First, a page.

In-Vitro Fertilisation

In-Vitro Fertilisation


The importance of a good IVF laboratory

In-Vitro fertilisation is an assisted fertility technique where the egg (ovule) is fertilised outside the woman’s body. 

Before beginning in-vitro fertilisation treatment, it is vital to make a diagnosis and to plan a highly personalised strategy, which is adapted to each case. Once all the complementary diagnostic tests have been studied, and the strategy to be followed has been established, ovarian stimulation can begin. This process is medically controlled, and it aims to make the ovaries produce as many optimal-quality eggs as possible.

When the eggs are mature, ovarian puncture begins. This is a simple surgical procedure that requires sedation in the majority of cases. A specialist extracts the mature eggs from the woman’s ovaries. These eggs are then sent to the IVF laboratory to be fertilised using traditional IVF methods or with IVF-ICSI.

In traditional IVF the specialist joins the egg with a previously extracted sample of sperm. Spontaneously and naturally, only one of these sperm will break through the thick skin of the egg to fertilise it.

In an IVF with ICSI process the specialist selects the optimum sperm from the entire extracted sample, and using a microinjection, pierces the thick skin of the egg and deposits the cytoplasm directly. This facilitates the fertilisation process. When realising an ICSI process, the embryo is manipulated more. However, the success rate increases if the specialist has a good grasp of the technique.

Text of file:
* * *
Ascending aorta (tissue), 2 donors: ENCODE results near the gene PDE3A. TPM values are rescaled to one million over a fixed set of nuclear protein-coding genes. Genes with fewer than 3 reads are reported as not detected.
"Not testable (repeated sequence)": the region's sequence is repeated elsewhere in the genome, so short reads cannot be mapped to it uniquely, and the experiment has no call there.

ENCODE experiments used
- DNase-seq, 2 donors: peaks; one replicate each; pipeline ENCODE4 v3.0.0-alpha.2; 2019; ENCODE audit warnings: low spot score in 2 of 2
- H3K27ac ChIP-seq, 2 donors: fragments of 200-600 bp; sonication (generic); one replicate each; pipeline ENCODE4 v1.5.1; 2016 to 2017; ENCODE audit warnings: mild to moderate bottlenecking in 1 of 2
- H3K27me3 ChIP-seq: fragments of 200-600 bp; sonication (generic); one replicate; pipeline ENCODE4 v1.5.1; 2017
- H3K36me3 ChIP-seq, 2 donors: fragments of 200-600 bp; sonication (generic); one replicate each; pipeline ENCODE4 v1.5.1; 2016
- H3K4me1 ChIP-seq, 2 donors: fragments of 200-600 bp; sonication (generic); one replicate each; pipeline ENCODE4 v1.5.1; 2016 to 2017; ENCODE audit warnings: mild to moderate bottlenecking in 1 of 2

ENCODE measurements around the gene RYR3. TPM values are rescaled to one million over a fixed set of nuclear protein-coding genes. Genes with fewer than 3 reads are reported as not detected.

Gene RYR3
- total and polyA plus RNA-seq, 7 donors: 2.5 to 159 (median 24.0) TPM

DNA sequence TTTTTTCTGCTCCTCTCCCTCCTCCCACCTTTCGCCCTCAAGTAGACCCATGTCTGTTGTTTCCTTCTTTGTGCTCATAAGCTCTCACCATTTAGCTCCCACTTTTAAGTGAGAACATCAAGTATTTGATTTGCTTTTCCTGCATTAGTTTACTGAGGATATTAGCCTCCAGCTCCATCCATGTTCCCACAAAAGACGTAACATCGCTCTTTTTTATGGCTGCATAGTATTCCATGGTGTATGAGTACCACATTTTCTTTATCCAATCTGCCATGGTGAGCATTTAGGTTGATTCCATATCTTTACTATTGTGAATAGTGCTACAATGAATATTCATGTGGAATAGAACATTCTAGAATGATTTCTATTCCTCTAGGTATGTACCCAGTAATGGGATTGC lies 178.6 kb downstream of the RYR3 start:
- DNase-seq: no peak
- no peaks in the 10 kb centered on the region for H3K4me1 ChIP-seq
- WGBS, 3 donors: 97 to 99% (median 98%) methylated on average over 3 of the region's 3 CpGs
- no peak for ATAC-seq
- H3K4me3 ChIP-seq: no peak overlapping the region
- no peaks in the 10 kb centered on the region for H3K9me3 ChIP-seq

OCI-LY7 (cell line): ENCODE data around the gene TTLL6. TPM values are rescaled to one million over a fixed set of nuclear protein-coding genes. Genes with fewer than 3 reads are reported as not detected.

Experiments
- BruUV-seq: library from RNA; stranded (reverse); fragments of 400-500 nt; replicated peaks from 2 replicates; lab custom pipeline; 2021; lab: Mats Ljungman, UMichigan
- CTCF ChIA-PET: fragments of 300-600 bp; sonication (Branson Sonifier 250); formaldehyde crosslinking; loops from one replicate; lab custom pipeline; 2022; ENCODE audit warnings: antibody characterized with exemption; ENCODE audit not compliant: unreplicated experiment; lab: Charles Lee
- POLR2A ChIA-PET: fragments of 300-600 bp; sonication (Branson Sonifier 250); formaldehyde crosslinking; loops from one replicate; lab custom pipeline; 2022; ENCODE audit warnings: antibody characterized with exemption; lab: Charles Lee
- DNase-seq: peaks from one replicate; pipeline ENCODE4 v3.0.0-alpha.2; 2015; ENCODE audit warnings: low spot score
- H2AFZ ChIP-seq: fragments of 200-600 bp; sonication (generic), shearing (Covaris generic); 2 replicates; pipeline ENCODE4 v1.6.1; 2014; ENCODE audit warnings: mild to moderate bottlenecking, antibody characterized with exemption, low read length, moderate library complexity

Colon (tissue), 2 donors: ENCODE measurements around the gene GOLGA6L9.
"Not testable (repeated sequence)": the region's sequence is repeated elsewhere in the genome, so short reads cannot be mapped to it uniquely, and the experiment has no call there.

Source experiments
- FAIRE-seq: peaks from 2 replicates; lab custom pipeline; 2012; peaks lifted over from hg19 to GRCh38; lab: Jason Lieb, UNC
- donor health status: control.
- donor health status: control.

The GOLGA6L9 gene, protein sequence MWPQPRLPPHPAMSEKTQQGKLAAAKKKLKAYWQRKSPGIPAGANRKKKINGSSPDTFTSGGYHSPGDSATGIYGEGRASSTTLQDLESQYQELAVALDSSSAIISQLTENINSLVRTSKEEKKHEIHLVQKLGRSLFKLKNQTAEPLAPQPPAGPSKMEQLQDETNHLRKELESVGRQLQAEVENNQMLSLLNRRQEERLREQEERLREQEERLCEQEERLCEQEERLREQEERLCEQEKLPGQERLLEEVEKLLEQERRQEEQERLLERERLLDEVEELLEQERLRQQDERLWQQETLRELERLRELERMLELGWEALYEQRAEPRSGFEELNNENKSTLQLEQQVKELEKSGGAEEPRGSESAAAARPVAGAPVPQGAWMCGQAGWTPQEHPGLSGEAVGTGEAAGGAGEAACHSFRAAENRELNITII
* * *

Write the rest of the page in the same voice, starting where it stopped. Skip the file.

The specialist’s control of the technique, the conditions of stability of the IVF laboratory, technical resources or the quality of cultivation methods are important determining factors for in-vitro fertilisation to succeed.

Following successful fertilisation, the embryos are transferred to the woman’s uterus on day 3 or when they are at the blastocyst stage (approximately day 5), depending on the strategy that has been planned for the individual patient. The remaining embryos are vitrificated to potentially be used in the future.

Around 9-10 days after embryo transfer, the woman will take a pregnancy test. 


  • Diagnosis


  • Ovarian stimulation

    Ovarian stimulation

  • Ovarian Puncture

    Ovarian Puncture

  • Laboratory and Cultivation

    Laboratory and Cultivation

  • Embryo transfer

    Embryo transfer

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